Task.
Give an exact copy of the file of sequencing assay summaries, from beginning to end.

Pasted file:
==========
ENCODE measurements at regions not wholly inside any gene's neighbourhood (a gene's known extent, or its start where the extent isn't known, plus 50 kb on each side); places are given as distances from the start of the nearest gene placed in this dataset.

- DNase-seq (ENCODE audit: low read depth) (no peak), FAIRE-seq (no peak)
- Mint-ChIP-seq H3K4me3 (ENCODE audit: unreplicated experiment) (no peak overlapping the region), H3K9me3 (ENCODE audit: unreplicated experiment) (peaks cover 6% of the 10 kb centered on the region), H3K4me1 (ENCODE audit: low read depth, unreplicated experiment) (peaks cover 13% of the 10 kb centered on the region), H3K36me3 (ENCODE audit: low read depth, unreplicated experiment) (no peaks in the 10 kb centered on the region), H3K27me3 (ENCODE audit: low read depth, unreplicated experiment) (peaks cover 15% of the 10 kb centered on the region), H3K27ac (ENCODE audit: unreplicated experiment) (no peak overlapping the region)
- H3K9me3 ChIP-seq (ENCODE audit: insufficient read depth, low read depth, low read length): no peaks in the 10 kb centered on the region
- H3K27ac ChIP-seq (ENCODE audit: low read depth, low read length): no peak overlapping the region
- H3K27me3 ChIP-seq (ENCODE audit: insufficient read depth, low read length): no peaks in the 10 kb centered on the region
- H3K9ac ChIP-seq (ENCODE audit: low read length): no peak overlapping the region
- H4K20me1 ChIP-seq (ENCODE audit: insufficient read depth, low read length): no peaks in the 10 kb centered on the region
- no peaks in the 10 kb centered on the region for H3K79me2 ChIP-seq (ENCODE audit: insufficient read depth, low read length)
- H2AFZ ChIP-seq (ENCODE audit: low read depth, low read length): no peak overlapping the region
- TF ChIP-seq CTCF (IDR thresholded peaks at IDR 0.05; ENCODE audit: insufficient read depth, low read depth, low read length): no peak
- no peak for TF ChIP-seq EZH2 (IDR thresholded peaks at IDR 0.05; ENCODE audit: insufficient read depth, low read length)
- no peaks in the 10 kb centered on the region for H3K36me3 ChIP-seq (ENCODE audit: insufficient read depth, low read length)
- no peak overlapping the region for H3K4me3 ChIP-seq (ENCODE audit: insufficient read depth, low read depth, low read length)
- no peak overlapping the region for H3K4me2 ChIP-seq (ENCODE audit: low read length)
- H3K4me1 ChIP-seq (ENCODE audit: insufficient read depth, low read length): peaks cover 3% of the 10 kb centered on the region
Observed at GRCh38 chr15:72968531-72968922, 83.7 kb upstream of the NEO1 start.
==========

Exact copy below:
ENCODE measurements at regions not wholly inside any gene's neighbourhood (a gene's known extent, or its start where the extent isn't known, plus 50 kb on each side); places are given as distances from the start of the nearest gene placed in this dataset.

- DNase-seq (ENCODE audit: low read depth) (no peak), FAIRE-seq (no peak)
- Mint-ChIP-seq H3K4me3 (ENCODE audit: unreplicated experiment) (no peak overlapping the region), H3K9me3 (ENCODE audit: unreplicated experiment) (peaks cover 6% of the 10 kb centered on the region), H3K4me1 (ENCODE audit: low read depth, unreplicated experiment) (peaks cover 13% of the 10 kb centered on the region), H3K36me3 (ENCODE audit: low read depth, unreplicated experiment) (no peaks in the 10 kb centered on the region), H3K27me3 (ENCODE audit: low read depth, unreplicated experiment) (peaks cover 15% of the 10 kb centered on the region), H3K27ac (ENCODE audit: unreplicated experiment) (no peak overlapping the region)
- H3K9me3 ChIP-seq (ENCODE audit: insufficient read depth, low read depth, low read length): no peaks in the 10 kb centered on the region
- H3K27ac ChIP-seq (ENCODE audit: low read depth, low read length): no peak overlapping the region
- H3K27me3 ChIP-seq (ENCODE audit: insufficient read depth, low read length): no peaks in the 10 kb centered on the region
- H3K9ac ChIP-seq (ENCODE audit: low read length): no peak overlapping the region
- H4K20me1 ChIP-seq (ENCODE audit: insufficient read depth, low read length): no peaks in the 10 kb centered on the region
- no peaks in the 10 kb centered on the region for H3K79me2 ChIP-seq (ENCODE audit: insufficient read depth, low read length)
- H2AFZ ChIP-seq (ENCODE audit: low read depth, low read length): no peak overlapping the region
- TF ChIP-seq CTCF (IDR thresholded peaks at IDR 0.05; ENCODE audit: insufficient read depth, low read depth, low read length): no peak
- no peak for TF ChIP-seq EZH2 (IDR thresholded peaks at IDR 0.05; ENCODE audit: insufficient read depth, low read length)
- no peaks in the 10 kb centered on the region for H3K36me3 ChIP-seq (ENCODE audit: insufficient read depth, low read length)
- no peak overlapping the region for H3K4me3 ChIP-seq (ENCODE audit: insufficient read depth, low read depth, low read length)
- no peak overlapping the region for H3K4me2 ChIP-seq (ENCODE audit: low read length)
- H3K4me1 ChIP-seq (ENCODE audit: insufficient read depth, low read length): peaks cover 3% of the 10 kb centered on the region
Observed at GRCh38 chr15:72968531-72968922, 83.7 kb upstream of the NEO1 start.